The latter half of the Cross-Border Learning Journey was a three-day immersion into group discussions and dialogue to seek practical collaborations among the US-Japan participants and nine social ventures.One of the unique things we tried this year was to make the program family-friendly by securing a kids room next to the workshop room. By allowing participants bring their children, we hope to embody a work-life balanced environment and support those who are working while raising children. Having the children play around naturally helped us to think about our future generations, and strengthened family ties and understanding about entrepreneurial work among family members. We hope more workplace environments will become inclusive about families in this way.
Day 1 of the workshop started with sharing findings about each organization during the field visits. Then we brainstormed and discussed new ideas, resources, and connections to grow the social ventures. Many of the ideas that came from the US-Japan participants were very new to the social entrepreneurs, which served as opportunities to further deepen understanding about each other, as well as about how the social sector operates in both nations.
Conversations continued during the free time after dinner until midnight. For example, Ryota, a participant from Chicago and a young entrepreneur who raised more than $300K on KickStarter, gave advice on best practices for crowdfunding to GIFTHOPE, one of the social entrepreneurs that participated.
During Day 2, we dedicated an extended amount of time for checking in with one another. Each person shared his/her appreciation and concerns or something to be further explored, if any. We found that sharing these genuine feelings and acknowledging one’s own inner thoughts is such a critical process in establishing collaborations, especially with a group of forty people coming from different backgrounds. We also included time for playful exercises and relaxing lunch time in the sun.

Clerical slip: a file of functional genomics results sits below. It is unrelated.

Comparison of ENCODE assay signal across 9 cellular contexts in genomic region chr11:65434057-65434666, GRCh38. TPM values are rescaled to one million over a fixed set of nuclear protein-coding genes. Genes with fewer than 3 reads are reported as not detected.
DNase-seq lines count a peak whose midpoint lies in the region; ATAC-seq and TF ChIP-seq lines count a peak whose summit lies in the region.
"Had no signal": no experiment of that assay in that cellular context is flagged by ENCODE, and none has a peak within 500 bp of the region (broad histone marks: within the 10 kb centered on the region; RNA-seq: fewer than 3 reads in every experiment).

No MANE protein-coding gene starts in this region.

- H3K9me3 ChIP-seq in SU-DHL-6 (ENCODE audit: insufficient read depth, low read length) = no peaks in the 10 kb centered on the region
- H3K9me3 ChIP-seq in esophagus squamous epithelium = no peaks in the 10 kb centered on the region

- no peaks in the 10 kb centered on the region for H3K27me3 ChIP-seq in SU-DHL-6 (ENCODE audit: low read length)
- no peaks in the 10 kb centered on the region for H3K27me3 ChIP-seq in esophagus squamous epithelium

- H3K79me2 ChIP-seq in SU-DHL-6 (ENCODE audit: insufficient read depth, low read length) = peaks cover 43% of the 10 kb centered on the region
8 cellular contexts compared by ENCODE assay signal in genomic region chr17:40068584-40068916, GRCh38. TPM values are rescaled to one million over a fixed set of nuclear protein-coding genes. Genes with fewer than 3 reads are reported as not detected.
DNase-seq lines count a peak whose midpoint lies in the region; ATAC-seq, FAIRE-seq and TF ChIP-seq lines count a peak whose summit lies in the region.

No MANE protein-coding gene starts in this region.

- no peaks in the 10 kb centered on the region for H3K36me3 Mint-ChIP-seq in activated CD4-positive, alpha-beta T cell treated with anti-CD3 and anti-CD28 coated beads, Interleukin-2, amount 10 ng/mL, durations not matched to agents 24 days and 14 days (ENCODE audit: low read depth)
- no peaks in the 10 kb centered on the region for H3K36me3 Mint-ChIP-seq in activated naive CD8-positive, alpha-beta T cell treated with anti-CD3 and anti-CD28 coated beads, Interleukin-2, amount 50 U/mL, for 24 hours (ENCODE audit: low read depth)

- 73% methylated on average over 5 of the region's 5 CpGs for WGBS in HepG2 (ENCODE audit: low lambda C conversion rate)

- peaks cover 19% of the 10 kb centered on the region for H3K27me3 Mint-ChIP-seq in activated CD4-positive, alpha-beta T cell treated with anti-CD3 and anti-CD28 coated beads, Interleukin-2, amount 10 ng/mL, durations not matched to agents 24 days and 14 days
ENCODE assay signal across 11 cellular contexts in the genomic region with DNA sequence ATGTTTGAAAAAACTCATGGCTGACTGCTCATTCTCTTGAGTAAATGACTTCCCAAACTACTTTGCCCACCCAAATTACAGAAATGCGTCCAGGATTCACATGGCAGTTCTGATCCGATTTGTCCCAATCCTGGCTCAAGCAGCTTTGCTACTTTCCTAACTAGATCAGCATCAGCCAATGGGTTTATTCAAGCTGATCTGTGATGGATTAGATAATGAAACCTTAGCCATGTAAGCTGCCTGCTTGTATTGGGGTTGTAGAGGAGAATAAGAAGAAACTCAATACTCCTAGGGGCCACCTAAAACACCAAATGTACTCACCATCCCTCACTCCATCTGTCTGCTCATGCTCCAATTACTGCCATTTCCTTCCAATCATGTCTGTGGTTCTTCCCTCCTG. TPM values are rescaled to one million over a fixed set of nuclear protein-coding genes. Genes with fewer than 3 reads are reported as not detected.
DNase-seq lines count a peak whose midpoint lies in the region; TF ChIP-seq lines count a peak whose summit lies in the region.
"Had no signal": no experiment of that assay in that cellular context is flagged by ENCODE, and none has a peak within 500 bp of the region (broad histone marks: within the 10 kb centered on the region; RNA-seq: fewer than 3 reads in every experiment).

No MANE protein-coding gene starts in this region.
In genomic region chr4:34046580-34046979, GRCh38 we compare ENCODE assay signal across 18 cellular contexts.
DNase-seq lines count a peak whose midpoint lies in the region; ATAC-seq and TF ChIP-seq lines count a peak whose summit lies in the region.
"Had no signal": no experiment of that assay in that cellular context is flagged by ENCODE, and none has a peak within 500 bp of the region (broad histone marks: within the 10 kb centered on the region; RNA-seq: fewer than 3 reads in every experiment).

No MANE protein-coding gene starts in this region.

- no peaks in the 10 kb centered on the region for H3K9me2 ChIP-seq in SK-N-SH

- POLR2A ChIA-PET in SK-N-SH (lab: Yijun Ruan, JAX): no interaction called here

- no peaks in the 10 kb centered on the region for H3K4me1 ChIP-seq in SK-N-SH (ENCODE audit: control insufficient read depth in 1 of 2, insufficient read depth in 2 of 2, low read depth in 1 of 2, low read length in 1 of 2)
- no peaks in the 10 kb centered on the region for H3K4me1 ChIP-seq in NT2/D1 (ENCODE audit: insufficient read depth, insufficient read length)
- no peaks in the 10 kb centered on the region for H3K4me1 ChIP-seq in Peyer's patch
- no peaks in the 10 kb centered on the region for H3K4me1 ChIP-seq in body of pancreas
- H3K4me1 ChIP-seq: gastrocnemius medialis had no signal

Many participants were so eager to keep discussing with social entrepreneurs even late into the night (of course, over drinks). Meiten, a participating social venture, drafted a concrete plan with various role assignments for its expansion into the US market.
On the last day of the retreat, participants exchanged messages, which included a range of advice and commitments that they would make for each other moving forward. We enjoyed local cuisine at Minamisanriku Sun Sun Shopping Village for lunch, followed by a moving and emotional study-tour of disaster-struck areas. After parting ways with those who had to leave early, the remaining group had a relaxing time in a hot spring with a beautiful view of the ocean, and ended the last day with night full of Karaoke.